• yogi-one says:

    Apologies for the double-post! Please edit!

  • DuWayne,
    That's why I figured it would be dangerous, actually, because MDMA is so similar to drugs like ritalin. I know that kids will mix benzos (usually clonazepam or alprazolam IIRC) with Adderall (sort of the same effect as speedballing), and it's supposed to be very dangerous, but then again I don't know the dosages involved. I can't imagine that mixing stimulants and depressants is exactly safe at any dosage, but then again what do I know.

  • ...actually now that I think of it I think most of the danger comes from when these kids are using phenazepam that they order off of the internet. There's no way to dose that stuff using household items and they wind up taking extremely high doses without knowing it.

  • DuWayne says:

    I think PTSD treatment would be better without drugs. You would need a quite good therapist however, and a patient who was very serious and focused on overcoming their PTSD.
    Bullshit. While it is important to have a decent therapist and relatively committed patients, drugs help bridge the need to deal with what happened and not spiraling. You can argue that something that is primarily a recreational drug might be a bad idea, but to try to deal with the cause, without losing control is a lot easier with medication.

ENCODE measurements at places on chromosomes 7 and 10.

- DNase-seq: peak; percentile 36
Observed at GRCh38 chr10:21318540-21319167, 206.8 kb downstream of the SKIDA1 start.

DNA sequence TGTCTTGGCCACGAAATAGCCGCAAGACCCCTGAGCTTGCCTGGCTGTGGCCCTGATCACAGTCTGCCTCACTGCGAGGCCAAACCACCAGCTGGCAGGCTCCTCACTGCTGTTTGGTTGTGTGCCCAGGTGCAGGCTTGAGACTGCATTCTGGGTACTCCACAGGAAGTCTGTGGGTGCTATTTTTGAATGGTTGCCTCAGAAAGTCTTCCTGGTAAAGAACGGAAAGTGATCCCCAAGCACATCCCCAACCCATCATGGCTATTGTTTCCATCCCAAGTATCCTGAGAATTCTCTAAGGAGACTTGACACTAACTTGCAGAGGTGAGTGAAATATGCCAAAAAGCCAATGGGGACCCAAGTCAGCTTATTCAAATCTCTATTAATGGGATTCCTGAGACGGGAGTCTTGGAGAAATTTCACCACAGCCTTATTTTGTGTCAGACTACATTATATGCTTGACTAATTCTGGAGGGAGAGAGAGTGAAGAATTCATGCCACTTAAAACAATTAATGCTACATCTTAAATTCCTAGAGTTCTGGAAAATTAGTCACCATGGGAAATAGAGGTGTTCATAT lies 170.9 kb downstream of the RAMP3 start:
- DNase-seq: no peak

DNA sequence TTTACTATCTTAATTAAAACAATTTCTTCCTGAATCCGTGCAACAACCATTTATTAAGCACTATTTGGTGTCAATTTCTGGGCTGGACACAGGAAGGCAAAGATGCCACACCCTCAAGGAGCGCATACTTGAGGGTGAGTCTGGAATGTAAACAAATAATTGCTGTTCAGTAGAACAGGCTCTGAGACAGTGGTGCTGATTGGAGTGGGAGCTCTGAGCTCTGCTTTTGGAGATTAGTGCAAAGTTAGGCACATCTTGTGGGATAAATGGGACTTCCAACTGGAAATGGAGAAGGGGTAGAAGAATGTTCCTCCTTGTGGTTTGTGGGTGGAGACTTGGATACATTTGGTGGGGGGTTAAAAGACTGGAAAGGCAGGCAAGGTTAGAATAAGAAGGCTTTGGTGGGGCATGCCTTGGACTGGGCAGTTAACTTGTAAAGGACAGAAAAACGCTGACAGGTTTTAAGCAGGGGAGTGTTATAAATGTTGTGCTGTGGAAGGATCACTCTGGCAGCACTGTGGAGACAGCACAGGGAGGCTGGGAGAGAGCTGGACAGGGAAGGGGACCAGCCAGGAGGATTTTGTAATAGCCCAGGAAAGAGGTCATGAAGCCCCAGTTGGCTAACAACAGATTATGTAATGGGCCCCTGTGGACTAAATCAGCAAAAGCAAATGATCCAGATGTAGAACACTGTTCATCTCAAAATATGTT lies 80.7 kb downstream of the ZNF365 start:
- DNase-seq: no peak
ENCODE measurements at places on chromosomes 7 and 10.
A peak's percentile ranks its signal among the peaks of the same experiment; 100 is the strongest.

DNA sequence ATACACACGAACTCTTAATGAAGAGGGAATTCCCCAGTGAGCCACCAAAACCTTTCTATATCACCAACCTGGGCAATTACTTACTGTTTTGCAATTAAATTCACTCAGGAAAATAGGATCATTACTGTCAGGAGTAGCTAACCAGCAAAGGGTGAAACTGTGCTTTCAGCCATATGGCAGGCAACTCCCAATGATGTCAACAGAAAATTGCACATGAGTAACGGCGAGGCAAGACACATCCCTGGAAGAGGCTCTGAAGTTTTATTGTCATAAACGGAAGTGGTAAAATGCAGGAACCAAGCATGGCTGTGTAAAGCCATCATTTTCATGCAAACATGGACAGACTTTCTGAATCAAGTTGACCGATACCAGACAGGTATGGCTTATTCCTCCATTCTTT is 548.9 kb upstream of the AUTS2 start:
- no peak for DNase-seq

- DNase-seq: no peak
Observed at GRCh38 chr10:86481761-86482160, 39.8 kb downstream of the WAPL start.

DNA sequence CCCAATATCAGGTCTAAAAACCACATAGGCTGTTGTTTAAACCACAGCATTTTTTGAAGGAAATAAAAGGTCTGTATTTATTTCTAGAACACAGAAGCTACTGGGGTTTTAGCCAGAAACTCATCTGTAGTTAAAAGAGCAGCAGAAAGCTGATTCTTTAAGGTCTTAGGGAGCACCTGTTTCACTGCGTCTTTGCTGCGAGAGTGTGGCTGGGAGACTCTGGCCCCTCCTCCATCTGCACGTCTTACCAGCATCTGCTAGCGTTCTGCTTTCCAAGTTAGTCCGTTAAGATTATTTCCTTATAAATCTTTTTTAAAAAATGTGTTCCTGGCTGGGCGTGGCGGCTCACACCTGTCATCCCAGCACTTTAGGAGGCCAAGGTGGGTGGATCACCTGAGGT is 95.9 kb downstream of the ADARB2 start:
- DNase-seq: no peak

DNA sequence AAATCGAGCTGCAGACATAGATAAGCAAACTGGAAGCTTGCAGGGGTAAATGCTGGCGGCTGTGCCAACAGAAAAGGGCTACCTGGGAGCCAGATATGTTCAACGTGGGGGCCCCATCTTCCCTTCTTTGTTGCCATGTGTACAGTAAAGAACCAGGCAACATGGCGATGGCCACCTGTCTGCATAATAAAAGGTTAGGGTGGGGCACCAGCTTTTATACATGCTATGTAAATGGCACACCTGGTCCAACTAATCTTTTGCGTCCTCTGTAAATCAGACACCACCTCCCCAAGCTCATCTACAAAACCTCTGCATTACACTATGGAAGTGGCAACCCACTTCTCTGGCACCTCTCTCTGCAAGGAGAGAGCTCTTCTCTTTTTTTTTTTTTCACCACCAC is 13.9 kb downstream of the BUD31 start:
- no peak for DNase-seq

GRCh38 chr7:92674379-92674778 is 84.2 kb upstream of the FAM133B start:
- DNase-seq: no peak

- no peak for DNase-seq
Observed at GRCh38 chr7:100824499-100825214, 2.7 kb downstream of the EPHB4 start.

To be able to raise emotional contact and guide them through those emotions without them either supressing the emotion or becoming over-identified with it (and thus re-traumatized) is not a trick for beginners.
    Crock of horse shit. There is absolutely nothing wrong with suppressing emotions, when extreme emotional reactions are the problem. The therapists job is to help the patient accept what happened and let go of the emotional reaction they are carrying around because of it. Going into the cause with the depth necessary is going to be exactly like being re-traumatized. Observing that with some forced detachment makes it easier to let it go.